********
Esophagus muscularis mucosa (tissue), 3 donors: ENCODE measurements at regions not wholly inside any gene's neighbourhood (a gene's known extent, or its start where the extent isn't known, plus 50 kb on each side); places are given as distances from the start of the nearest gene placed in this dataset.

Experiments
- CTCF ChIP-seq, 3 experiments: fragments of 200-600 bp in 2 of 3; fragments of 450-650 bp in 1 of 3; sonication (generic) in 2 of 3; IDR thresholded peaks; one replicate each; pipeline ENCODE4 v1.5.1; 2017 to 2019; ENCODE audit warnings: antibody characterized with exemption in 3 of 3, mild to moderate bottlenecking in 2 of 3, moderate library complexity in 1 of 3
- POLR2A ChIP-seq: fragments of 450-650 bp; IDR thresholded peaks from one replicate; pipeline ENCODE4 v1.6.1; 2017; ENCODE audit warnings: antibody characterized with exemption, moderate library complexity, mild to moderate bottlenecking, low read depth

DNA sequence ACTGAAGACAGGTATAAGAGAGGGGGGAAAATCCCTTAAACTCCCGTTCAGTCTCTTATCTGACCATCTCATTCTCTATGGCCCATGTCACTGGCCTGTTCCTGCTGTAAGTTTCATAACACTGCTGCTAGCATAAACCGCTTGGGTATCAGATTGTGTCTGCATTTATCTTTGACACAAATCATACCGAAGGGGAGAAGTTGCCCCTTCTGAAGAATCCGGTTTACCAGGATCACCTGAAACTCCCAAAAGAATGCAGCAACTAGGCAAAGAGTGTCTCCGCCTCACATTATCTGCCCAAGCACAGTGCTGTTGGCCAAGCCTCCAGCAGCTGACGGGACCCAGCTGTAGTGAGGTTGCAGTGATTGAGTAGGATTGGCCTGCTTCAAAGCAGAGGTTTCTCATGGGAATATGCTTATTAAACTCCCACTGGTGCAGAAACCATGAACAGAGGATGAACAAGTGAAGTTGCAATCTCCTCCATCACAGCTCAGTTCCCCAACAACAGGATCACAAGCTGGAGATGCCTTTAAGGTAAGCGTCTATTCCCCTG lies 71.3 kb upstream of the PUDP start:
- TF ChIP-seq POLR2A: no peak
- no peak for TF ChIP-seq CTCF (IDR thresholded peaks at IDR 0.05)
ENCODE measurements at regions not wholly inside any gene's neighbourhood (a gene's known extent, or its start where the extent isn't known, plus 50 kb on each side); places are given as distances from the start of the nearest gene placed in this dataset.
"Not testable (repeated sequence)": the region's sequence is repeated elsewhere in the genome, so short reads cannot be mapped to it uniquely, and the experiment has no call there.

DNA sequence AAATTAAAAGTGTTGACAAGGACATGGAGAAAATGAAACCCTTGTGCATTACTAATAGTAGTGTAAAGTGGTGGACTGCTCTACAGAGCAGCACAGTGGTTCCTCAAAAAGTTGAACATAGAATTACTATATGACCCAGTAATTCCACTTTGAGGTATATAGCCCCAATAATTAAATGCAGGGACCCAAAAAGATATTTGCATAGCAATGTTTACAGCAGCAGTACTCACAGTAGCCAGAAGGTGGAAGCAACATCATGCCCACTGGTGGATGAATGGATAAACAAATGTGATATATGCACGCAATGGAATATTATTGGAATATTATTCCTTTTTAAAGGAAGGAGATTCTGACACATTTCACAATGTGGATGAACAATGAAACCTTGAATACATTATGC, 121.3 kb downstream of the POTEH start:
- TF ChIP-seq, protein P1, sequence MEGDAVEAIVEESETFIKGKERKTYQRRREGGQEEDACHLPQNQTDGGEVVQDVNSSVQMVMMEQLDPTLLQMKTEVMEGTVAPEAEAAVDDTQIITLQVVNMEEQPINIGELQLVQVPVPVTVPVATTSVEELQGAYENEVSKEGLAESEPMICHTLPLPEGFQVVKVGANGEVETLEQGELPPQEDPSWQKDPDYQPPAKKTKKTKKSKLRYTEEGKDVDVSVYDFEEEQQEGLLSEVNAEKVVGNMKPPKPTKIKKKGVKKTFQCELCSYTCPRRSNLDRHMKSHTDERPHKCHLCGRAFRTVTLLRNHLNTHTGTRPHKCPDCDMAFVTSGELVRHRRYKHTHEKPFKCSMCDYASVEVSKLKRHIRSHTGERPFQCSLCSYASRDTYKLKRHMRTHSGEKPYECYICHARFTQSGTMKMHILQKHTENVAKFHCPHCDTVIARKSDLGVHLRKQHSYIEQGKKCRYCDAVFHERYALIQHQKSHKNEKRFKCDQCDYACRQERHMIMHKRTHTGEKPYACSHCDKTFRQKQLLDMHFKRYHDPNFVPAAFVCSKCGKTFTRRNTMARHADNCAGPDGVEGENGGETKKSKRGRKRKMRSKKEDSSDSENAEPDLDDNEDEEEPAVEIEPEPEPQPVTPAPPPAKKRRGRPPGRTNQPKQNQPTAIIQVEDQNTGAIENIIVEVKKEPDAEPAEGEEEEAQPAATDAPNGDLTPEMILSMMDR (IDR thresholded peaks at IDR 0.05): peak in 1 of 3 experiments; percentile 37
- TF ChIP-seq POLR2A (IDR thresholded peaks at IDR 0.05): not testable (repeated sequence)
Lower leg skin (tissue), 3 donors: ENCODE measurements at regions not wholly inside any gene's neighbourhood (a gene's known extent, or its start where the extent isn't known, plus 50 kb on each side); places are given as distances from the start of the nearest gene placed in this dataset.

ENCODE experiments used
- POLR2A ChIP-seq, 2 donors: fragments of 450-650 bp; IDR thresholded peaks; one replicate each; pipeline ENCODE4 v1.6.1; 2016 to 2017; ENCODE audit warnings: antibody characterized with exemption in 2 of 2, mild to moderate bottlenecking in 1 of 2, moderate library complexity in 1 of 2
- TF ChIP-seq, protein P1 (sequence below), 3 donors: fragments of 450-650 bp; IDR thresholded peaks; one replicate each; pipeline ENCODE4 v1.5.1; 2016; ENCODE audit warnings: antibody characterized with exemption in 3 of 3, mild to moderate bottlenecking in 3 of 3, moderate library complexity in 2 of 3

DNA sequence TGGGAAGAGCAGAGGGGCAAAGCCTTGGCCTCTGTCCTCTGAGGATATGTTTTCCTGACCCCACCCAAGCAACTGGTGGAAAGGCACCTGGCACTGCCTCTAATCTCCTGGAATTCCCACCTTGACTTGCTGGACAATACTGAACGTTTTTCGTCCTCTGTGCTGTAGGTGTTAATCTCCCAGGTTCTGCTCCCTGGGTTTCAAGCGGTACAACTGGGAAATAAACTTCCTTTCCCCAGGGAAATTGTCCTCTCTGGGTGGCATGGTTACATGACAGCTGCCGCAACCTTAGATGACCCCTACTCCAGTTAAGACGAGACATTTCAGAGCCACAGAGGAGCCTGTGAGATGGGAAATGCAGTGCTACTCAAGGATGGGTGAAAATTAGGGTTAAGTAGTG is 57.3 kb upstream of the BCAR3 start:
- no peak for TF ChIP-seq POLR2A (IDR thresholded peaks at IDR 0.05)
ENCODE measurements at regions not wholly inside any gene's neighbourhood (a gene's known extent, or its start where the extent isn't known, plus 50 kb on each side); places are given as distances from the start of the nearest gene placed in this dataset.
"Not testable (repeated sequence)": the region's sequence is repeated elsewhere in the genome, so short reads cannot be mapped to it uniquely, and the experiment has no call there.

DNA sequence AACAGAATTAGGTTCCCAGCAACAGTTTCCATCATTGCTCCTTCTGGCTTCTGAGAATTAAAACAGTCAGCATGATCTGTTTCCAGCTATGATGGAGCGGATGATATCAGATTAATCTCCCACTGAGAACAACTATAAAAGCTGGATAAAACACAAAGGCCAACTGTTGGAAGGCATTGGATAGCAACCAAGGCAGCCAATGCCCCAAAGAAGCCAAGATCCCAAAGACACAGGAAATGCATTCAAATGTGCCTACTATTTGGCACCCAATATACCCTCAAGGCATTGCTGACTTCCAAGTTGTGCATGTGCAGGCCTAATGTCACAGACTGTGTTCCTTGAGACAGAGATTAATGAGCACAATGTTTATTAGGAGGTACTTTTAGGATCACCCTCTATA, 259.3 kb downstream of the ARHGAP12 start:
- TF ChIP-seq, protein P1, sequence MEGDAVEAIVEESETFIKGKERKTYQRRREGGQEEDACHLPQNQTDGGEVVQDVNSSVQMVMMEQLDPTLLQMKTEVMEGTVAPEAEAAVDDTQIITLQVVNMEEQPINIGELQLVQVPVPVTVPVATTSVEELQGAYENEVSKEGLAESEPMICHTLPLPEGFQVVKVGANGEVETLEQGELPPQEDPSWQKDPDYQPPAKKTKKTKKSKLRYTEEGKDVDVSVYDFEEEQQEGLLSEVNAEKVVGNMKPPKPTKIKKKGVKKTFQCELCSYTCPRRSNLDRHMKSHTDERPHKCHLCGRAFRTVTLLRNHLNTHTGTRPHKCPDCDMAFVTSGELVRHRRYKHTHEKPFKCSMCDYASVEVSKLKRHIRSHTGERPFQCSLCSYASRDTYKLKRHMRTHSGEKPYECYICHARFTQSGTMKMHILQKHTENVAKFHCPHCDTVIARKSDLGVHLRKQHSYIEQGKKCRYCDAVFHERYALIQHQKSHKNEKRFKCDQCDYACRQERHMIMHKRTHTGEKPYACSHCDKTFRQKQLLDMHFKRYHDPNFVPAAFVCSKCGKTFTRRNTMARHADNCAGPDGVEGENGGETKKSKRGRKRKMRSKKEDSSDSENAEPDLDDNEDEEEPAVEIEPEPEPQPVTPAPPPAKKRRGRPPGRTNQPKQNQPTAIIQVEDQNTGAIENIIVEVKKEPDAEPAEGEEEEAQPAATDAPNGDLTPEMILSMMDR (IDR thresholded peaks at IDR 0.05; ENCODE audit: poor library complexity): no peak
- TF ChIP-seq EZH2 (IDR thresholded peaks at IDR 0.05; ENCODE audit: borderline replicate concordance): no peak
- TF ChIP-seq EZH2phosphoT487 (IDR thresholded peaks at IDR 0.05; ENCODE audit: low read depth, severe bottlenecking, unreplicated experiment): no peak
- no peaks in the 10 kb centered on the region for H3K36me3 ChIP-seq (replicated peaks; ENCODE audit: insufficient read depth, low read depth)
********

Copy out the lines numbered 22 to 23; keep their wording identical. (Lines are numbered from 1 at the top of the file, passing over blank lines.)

- TF ChIP-seq, protein P1, sequence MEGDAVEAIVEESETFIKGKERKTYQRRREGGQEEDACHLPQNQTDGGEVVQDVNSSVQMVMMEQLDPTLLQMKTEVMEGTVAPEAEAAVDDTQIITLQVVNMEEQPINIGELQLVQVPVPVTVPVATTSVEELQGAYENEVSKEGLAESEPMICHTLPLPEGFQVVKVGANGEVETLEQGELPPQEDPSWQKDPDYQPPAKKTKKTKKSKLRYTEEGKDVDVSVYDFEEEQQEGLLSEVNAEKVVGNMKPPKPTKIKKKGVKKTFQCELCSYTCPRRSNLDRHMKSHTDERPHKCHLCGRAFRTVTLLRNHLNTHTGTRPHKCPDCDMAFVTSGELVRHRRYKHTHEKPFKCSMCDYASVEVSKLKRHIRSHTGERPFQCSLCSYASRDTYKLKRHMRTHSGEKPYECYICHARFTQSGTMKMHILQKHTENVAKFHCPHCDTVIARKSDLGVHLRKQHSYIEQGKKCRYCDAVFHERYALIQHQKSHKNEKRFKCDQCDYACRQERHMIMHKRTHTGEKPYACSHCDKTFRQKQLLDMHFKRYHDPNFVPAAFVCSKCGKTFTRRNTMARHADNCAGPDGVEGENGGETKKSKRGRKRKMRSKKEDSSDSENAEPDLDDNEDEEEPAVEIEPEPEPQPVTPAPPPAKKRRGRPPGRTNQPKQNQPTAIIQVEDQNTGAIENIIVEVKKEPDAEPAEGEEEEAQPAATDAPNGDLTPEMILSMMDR (IDR thresholded peaks at IDR 0.05; ENCODE audit: poor library complexity): no peak
- TF ChIP-seq EZH2 (IDR thresholded peaks at IDR 0.05; ENCODE audit: borderline replicate concordance): no peak